The best from people, the worse from government-A A +A
By Tyrone Velez
Thursday, January 17, 2013
SOME 5,000 survivors of Typhoon Pablo in Southern Mindanao barricaded last Tuesday the highway of Montevista to dramatically express their frustration over government’s neglect.
It has been 40 days after the tragedy, yet government has done almost nothing for the rehabilitation of homes and farms. The survivors come from towns severely hit by Pablo, from Monkayo, Nabunturan, Compostela and Montevista in Compostela Valley province and the towns Baganga and Cateel in Davao Oriental.
One of the survivors was Datu Matunao, a Matigsalog tribe leader from Barangay Mangayon of Compostela town, who sobbed while speaking: “Upat ka oras ko nagbaktas aron lang makanaog gikan sa bukid. Aron lang makapadayag sa mga mulo namong mga lumad. Mag-unsa na lang mi? Among mga kayutaaan na-bar down na. Ang kabukiran nanga-opaw na tungod sa pagpangawkaw sa mga dagkong kompanya sa logging. (I walked four hours just to come down here, so that I can speak for the Lumads. What will happen to us? Our lands have barred down. The mountains are now bald because of huge logging operations.”
Matunao’s message has long been made by indigenous peoples leaders for many times over the years. They have warned of the folly of stripping what remains of our forests to plant cash crops like bananas and palm oil or to strip the land for mining. Now, trees or whatever remains of it in Compostela Valley that are supposed to absorb the heat and rain are gone. The mud has ruined farms. Even the birds have no trees to nestle on.
Another resident, Roel, came all the way from Baganga, Davao Oriental to ask “Asa naman ang 18 million nga calamity fund sa among probinsya? Nganong wala man namo kini nabati? (where is that 18-million peso calamity fund for our province? Why can’t we see any of it yet?)”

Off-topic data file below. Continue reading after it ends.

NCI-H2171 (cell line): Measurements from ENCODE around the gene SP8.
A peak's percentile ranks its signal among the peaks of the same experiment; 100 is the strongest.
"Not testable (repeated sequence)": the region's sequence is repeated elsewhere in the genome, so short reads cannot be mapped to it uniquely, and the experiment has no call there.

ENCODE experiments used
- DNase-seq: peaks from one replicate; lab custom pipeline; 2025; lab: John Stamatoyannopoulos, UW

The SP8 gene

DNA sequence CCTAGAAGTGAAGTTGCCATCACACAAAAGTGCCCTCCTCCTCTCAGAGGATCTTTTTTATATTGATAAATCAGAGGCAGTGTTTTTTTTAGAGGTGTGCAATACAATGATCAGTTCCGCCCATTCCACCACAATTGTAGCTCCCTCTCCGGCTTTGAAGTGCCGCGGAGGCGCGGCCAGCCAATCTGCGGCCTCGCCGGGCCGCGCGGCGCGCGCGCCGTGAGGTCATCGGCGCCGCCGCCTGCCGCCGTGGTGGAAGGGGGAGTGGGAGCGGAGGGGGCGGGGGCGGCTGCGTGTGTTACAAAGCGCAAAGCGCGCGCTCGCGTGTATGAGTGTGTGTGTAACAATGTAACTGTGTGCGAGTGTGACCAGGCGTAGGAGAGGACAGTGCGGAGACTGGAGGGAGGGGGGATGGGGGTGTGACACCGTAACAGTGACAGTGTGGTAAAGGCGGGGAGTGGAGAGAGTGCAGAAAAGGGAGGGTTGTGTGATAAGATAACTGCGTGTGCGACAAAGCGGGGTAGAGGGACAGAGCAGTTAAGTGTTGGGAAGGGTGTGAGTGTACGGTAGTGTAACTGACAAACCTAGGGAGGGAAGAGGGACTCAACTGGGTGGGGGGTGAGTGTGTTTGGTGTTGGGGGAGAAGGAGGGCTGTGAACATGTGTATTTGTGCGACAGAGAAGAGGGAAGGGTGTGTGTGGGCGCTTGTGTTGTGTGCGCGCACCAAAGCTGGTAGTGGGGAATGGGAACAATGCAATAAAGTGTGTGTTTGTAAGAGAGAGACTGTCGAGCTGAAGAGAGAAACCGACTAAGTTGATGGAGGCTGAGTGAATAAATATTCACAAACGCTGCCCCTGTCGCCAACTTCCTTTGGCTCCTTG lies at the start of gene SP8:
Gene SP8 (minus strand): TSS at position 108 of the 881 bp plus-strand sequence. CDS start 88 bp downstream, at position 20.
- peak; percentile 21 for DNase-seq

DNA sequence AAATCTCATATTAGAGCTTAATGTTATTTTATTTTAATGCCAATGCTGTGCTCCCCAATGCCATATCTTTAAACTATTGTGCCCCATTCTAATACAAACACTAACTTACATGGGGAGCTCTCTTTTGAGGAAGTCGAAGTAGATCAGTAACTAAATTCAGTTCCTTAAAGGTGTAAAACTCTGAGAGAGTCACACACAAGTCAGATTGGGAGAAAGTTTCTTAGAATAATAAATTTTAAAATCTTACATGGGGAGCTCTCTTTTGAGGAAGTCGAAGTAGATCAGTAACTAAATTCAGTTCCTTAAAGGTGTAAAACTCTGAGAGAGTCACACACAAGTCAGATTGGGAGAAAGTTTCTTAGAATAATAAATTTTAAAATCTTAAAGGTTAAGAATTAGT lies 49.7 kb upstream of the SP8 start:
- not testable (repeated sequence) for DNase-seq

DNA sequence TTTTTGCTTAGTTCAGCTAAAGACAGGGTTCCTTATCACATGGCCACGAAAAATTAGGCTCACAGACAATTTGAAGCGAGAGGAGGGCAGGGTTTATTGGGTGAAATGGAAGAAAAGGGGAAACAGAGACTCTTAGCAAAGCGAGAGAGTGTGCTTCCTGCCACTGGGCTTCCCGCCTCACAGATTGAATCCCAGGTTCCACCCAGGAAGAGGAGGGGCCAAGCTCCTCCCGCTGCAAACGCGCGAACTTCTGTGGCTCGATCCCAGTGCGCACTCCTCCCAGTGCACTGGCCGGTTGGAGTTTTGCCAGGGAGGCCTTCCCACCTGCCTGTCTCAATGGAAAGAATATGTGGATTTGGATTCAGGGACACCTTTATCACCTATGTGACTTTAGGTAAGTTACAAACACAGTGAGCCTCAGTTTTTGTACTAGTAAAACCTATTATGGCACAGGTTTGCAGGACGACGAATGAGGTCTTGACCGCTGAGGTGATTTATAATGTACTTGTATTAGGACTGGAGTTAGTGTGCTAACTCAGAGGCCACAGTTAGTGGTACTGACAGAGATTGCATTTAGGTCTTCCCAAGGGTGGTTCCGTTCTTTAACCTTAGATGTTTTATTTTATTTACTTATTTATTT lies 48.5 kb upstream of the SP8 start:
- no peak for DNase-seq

Baganga, which is one of the worse hit towns affecting coconut and rice farms, was also the place where residents raged and forced open a rice warehouse last December in the midst of hunger.
Roel and other residents who joined the barricade said they were disgusted to find that sacks of first class rice donated to their provinces were replaced with stocked NFA rice. Many residents like Roel who live in interior villages have received little or no help. Until now, they live in makeshift tents, embracing the rains and heat that come for the past 40 days.
Their barricade has prompted a response from the DSWD that they will attend to their immediate needs which is the rehabilitation of their homes.
While disaster brings out the best from people, it brings out the worse from government. It is deplorable that survivors have to wait this long (40 days) and are pushed to take collective action to get government’s attention. The Aquino government has just forgotten what happened here in Southern Mindanao, and even the President just flew in days after the storm for a few hours of photo ops and is never heard since.
Such insensitivity is also seen in officials who do not look for deeper solutions and responses to prevent another Pablo. Survivors of Sendong and Pablo, and environmental groups say the disasters in Mindanao are not brought by “acts of God.” The culprits are logging and large-scale mining, especially in Davao Oriental where there are 31 mining tenements, application and operations and Compostela Valley has 43.
Do we need to wait for another storm and another angry mob to get government to act?
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Published in the Sun.Star Davao newspaper on January 17, 2013.